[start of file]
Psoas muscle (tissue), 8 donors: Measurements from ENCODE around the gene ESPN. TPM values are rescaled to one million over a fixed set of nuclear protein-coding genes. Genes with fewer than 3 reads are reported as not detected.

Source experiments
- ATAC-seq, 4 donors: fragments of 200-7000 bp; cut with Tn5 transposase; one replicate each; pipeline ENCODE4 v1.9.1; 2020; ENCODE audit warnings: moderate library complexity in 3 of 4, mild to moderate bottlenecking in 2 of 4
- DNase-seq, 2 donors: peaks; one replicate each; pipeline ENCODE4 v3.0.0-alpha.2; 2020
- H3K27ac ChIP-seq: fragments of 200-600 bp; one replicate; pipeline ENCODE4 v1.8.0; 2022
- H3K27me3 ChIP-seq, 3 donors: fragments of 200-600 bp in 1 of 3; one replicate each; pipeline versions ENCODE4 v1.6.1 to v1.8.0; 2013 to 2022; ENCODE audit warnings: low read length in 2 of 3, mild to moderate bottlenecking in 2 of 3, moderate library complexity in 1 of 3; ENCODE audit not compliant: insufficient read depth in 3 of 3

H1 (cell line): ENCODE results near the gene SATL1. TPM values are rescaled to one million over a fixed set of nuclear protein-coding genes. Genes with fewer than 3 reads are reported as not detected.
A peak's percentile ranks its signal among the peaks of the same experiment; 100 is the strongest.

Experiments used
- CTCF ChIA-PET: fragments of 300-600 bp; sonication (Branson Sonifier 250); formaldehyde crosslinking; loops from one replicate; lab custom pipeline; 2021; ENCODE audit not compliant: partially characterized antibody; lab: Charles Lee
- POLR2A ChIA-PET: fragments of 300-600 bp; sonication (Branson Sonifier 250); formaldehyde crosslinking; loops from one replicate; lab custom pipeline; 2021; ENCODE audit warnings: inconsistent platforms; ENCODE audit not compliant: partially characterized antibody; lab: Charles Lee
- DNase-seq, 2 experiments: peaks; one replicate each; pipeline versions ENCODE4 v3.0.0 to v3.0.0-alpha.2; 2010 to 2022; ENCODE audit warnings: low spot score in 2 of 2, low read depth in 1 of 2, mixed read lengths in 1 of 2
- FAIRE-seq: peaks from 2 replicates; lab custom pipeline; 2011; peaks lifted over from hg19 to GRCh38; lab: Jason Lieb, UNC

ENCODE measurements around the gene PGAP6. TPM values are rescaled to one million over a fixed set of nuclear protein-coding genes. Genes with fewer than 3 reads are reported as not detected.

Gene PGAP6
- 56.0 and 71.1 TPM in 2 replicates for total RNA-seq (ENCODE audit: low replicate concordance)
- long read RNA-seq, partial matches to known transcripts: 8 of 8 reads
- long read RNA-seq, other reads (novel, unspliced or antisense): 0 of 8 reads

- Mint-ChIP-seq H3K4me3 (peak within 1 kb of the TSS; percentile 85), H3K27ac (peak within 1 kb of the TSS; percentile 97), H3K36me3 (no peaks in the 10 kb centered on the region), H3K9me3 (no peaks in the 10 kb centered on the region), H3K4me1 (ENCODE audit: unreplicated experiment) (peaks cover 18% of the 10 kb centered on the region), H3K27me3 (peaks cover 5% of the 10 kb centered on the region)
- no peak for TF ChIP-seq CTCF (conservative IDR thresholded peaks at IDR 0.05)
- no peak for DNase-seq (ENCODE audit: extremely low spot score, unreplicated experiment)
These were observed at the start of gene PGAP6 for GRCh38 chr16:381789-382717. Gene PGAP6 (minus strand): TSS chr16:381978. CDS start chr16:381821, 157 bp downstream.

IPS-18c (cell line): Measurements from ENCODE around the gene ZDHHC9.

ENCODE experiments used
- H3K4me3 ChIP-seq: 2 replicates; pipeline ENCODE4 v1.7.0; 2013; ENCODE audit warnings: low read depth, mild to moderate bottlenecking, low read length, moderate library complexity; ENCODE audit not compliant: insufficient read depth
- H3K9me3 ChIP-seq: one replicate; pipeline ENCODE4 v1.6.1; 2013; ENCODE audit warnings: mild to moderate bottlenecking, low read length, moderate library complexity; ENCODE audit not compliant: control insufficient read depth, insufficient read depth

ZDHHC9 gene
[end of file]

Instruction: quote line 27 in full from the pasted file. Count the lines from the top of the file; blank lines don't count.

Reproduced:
ZDHHC9 gene